In the rock-paper-scissors game of life, nature beats nurture, and here's the proof: A hook-up in Spain between geeks and the military has begot an algorithm for troops' battlefield maneuvers based on the behavior of ant colonies.
The AI software, known as a multi-objective ant colony optimization algorithm (MOACO) studied just how those six-legged crumb bandits get from their colony to the food. Then scientists plugged that info into a mini-simulator based on the video game "Panzer General" to test their theories before handing over to a couple of officers from Doctrine and Training Command for further development.
Rather than seeing their invention in a purely martial light, the algorithm's creators have hopes that it will function in a non-military environment. "It could be useful to solve planning problems for the distribution of goods, trying to serve the highest possible number of customers starting from a central warehouse, considering the lowest possible number of vehicles." Or, we might suggest, distributing vital goods in a disaster relief effort—anyone who's ever kicked an anthill will attest to the buggers' skills in that situation.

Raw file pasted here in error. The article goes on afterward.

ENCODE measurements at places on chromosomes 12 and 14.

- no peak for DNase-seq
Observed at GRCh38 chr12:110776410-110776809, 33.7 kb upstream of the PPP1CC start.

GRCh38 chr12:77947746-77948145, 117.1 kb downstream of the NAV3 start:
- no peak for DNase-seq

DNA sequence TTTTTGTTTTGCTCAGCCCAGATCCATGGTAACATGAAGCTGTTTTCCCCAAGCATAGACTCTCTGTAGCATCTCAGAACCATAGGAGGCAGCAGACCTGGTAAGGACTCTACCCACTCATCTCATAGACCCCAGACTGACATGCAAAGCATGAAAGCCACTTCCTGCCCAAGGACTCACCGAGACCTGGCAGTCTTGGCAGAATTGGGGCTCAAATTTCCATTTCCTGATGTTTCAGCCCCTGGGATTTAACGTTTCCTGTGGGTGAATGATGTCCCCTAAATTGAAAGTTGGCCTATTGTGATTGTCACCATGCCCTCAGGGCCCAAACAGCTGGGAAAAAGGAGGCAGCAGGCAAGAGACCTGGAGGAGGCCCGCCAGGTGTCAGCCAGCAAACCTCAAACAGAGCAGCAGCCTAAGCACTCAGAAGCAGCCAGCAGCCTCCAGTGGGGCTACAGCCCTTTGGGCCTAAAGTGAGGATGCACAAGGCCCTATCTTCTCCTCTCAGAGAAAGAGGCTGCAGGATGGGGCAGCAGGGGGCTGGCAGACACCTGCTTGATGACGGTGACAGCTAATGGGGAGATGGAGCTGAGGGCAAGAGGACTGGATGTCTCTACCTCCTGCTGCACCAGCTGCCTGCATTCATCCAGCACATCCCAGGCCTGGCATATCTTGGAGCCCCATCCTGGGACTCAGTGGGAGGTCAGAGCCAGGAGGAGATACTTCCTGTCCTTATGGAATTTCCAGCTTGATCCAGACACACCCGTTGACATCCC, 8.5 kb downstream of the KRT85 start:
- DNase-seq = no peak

So how, exactly, did this piece of research actually came about? My money's on a bunch of computer nerds, a lost weekend spent playing "General Panzer" in a den, Cheeto crumbs, ant invasion, bong, lightbulb moment followed by realization final year project seriously in danger, another bong followed by Eureka! moment, squaring it with Computer Science tutor, Comp Sci tutor getting excited, contacting military.
It's just a theory.